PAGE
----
'Measures like banning the catch of immature specimens, for example, are being strictly enforced,' Martínez said.

'There will always be people who try to get around the rules, but we have steadily improved the traceability of the product. In sharks, for example, we know who captured a shark whose fin was exported, as well as when and where it was caught,' he said.

Day to day

Under the lights of Manta's busy, modern fishing terminal, veteran exporters can be seen standing next to the boats that have just come in with their catch, calling Tokyo or Miami, Florida by cell phone to arrange a shipment of fresh tuna for sushi.

It's a complex operation, because after they are cleaned, the headless tuna must be packed in insulated polystyrene boxes lined with polythene sheets and filled with gel ice, where they are preserved for three or four days at a temperature no higher than four degrees Celsius.

'These boxes have to be in the airport at 4:00 in the morning,' Omar Díaz explains to IPS, setting aside his cell phone for a moment. 'The plane will land in Miami at 9:00, at 11:00 they will be at the broker's, and probably by 3:00 in the afternoon they'll be in the restaurant or supermarket.'

Meanwhile, 1,500-ton ships with installations for freezing tuna at 60 degrees below Celsius are arriving in the port.

'At that temperature, the tuna still conserves all of its organoleptic properties, which means that weeks later, when the fish is thawed, the consumer in Japan, South Korea or China will be able to appreciate its full flavour, odour and texture,' Martínez told IPS.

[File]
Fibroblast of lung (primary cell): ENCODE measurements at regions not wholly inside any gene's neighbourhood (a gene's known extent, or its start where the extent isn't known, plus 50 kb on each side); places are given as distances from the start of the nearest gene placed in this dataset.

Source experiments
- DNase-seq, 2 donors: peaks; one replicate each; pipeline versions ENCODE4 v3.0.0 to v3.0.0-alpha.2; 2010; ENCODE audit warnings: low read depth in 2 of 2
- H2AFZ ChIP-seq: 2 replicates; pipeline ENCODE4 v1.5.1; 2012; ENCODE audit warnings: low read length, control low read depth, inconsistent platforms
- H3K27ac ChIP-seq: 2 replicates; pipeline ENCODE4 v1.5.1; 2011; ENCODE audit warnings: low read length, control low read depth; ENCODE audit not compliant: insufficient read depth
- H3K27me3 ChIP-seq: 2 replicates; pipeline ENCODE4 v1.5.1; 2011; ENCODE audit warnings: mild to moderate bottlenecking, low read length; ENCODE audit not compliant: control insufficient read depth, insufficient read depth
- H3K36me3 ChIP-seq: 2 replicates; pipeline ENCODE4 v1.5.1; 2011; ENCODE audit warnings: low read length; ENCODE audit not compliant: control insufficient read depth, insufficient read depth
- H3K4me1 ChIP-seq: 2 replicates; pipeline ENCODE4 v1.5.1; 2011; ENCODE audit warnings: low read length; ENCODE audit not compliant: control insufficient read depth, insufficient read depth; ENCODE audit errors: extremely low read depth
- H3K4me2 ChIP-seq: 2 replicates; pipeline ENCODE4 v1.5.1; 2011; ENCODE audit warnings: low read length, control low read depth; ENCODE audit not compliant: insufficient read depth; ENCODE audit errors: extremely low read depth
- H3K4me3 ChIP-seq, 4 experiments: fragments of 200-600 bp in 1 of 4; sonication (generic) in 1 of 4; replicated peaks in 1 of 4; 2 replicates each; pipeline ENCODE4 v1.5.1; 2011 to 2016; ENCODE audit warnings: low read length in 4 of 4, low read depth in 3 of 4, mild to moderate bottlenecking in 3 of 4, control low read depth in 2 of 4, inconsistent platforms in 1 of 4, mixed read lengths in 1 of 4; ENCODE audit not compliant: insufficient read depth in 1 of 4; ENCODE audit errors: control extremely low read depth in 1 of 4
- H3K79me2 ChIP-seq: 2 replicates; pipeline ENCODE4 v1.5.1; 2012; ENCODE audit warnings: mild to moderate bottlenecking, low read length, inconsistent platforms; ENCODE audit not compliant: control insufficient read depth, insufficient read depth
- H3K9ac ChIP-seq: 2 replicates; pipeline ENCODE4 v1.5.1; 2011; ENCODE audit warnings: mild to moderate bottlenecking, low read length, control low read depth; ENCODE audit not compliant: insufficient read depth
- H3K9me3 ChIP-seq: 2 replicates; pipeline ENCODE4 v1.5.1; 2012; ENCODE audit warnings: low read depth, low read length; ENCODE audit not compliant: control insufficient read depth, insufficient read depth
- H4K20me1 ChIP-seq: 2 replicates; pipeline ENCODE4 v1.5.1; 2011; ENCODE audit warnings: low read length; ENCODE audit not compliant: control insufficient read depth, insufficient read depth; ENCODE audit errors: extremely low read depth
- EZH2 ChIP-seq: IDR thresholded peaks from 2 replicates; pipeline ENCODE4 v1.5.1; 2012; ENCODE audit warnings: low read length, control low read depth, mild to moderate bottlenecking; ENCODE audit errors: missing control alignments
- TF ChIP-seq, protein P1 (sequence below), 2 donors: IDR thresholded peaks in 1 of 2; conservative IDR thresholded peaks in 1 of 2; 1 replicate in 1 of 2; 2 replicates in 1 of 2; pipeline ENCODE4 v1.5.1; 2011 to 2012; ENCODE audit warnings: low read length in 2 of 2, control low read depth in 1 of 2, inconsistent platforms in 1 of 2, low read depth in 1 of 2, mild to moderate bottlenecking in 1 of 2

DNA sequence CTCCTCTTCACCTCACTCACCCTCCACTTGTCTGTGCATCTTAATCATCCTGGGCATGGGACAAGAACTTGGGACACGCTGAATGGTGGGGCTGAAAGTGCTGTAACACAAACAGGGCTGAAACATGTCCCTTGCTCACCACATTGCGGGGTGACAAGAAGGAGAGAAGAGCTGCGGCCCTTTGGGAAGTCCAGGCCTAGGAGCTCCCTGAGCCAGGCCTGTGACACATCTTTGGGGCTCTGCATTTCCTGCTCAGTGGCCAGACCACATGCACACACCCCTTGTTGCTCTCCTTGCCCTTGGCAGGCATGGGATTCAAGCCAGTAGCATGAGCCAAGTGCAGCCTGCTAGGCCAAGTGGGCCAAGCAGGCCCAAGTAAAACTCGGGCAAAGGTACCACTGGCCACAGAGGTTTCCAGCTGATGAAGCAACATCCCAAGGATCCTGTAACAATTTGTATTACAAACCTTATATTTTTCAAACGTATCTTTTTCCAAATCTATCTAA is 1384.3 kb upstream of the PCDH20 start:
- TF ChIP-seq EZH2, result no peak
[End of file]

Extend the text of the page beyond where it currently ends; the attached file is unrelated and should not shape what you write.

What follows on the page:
A couple of kilometres from the fishing port, on Tarqui beach, under an unusual drizzle, Edison Chica is waiting for buyers for an enormous blue marlin (Makaira mazara) that he has purchased from small-scale fishermen for 450 dollars. 'It weighs around three quintals (300 kgs),' he says.

A fish cleaner has shown up and gutted the blue marlin right there on the beach for free, in exchange for the viscera and head, which he carries off to a truck that buys fish waste per kilo for a fish meal factory.

Hundreds of small trucks are lined up at the water line, ready to take off for markets in the interior of Manabí, the province where Manta is located, or more distant markets in the Andean highlands.

Edison tells IPS that he has bought and sold fish in the same spot for 30 of his 40 years of life. He hopes to sell the blue marlin 'for 480, or if I'm lucky, 500 dollars,' to a trader from Portoviejo, the provincial capital, which is not on the sea.

The government has chosen Manta as the site of a new petrochemical complex and oil refinery, to be built 18 km south of the city, at a cost of over 10 billion dollars. The studies for the project are moving along, most of the land where the refinery will go up has been acquired, and the road to the site is under construction.

'In 20 years the population of the city will double in size, and we have to get ready for that,' Andrade said.

© Inter Press Service (2010) — All Rights ReservedOriginal source: Inter Press Service